Frustration v Force Majeure

When faced with supply chain disruption one or both parties may wish to terminate the supply / carriage contract. Whether a party is entitled to terminate will always depend on (i) the nature of the disruption and (ii) the terms of the contract.

A party who is unable to perform will often say that certain disrupting events are “force majeure”, entitling them to bring the contract to an end. However, it is very important to carefully consider whether a disrupting event does give rise to a right to terminate as wrongful termination could lead to a claim in damages.

There are generally two ways in which an unforeseen event can impact on a party’s obligations to perform a contract: (i) frustration and (ii) force majeure. These doctrines are entirely separate and have different legal bases but are often confused. For ease, we summarise the key points for each doctrine in the table below:

FrustrationForce majeure
­Arises from common law and statute­Arises from a clause in the contract
­Restricted application­Only applies if the terms of the force majeure clause are fully complied with
­Fortuitous, unforeseeable event, which occurs without fault of either party and which renders performance radically different from that contemplated by the parties either because performance has become illegal or impossible­A force majeure event is only one which falls within the definition of force majeure event as agreed in the contract and the force majeure event must be the sole cause of the failure to perform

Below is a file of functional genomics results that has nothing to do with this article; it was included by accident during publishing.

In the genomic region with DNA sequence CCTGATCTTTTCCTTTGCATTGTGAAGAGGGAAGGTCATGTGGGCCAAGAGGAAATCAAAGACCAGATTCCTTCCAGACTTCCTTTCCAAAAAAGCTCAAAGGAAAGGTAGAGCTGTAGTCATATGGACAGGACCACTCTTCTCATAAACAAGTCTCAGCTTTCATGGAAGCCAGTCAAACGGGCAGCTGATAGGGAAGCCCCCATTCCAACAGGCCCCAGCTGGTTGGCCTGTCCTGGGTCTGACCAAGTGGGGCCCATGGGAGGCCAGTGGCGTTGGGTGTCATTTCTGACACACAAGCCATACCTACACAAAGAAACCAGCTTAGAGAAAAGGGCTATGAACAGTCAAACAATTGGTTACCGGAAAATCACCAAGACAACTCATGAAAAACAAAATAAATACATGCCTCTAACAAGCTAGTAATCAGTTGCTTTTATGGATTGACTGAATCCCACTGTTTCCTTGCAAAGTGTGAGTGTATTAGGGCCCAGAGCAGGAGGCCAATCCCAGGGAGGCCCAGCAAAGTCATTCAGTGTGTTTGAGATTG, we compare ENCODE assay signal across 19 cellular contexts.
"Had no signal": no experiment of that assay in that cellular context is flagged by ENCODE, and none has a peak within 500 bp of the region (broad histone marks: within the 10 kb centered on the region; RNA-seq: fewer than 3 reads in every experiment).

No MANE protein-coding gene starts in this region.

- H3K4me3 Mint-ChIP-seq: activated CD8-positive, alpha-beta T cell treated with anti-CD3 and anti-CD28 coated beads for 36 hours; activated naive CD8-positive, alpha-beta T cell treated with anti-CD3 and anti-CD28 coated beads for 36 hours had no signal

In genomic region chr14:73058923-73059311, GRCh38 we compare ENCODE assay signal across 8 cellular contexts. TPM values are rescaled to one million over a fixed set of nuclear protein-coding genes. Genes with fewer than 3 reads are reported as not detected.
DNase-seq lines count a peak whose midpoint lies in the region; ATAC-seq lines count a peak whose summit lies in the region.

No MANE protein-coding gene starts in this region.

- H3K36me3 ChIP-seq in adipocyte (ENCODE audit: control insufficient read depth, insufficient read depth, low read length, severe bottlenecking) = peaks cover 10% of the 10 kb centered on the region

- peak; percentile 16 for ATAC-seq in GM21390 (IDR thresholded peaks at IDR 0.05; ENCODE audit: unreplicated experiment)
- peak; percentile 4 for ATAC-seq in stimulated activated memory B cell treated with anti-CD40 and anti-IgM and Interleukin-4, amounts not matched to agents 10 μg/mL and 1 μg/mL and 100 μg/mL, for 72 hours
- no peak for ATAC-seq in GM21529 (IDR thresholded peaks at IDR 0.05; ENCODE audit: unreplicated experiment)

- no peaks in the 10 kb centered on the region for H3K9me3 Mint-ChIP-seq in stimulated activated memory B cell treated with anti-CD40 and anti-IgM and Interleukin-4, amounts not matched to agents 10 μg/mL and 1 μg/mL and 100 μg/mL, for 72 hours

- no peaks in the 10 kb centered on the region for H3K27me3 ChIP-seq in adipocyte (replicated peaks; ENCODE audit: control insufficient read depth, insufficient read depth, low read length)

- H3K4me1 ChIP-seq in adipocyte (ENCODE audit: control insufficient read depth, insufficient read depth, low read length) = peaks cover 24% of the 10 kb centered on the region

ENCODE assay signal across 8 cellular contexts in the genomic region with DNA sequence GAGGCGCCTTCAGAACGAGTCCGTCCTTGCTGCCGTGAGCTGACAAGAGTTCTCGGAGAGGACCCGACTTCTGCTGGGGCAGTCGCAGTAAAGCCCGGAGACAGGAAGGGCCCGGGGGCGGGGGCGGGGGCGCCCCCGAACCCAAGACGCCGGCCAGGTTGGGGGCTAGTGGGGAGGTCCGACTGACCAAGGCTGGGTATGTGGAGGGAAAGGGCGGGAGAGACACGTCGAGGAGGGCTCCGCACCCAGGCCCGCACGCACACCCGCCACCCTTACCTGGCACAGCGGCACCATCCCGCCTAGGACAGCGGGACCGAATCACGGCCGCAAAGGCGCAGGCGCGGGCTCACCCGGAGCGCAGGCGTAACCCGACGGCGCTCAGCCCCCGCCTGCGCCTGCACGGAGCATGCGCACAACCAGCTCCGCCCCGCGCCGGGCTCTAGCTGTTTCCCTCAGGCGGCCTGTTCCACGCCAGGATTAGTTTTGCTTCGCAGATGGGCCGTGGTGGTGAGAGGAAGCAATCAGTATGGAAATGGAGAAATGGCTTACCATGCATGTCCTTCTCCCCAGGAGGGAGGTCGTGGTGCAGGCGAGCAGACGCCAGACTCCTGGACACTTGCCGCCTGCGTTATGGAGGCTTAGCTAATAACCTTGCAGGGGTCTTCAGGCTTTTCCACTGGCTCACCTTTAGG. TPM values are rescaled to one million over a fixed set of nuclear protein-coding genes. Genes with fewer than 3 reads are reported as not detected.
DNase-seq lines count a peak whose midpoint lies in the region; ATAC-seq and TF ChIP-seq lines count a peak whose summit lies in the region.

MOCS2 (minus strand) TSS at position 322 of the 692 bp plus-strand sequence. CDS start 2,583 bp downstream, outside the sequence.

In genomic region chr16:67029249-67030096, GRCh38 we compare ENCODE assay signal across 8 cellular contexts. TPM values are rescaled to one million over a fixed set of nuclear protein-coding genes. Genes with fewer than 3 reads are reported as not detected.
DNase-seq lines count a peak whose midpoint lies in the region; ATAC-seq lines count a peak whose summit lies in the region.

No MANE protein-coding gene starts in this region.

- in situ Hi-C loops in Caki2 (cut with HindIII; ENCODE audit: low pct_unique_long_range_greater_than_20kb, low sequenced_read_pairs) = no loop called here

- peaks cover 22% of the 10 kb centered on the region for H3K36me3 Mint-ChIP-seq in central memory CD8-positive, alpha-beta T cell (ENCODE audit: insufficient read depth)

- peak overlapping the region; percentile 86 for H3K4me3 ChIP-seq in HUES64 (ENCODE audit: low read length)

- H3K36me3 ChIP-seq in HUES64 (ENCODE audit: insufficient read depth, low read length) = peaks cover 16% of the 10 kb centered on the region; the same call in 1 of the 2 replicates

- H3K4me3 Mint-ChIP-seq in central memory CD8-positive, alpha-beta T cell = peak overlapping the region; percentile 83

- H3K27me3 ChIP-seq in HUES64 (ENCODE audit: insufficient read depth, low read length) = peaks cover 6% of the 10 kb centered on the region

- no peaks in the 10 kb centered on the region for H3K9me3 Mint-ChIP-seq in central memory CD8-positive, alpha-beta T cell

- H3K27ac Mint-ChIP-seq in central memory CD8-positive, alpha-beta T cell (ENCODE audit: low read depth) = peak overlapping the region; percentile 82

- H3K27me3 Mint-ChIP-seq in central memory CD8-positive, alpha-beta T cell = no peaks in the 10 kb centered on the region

­Effect is to automatically bring contract to an end, without the need for more­Clauses often require parties to give notice of the force majeure event and to attempt to remedy or mitigate its consequences
­Frustration is not available:

if the frustrating event is in existence at the time contract was made and does not get worse during contract term;

for mere economic hardship;

if there is an alternative method of performance;

if the parties have included a clause in the contract which makes express provision for the consequences of the frustrating event.
­The mere existence of a force majeure event does not bring a contract to an end automatically, usually it just suspends obligations for the period in which the force majeure event continues or excuses a party from its non-performance due to the force majeure event


Conclusion

Whilst the risk of supply chain disruption is a necessary part of cross-border trade, there are steps that parties in Hong Kong can take to minimise the effect of disruption both on the operations side and when drafting their contracts with suppliers. Should you be exposed to significant supply chain disruption, Ince is well-placed to assist with reviewing and drafting contracts and also with disputes arising as a result of delays, disruption or failure to supply.

Article authors:

Joanne Waters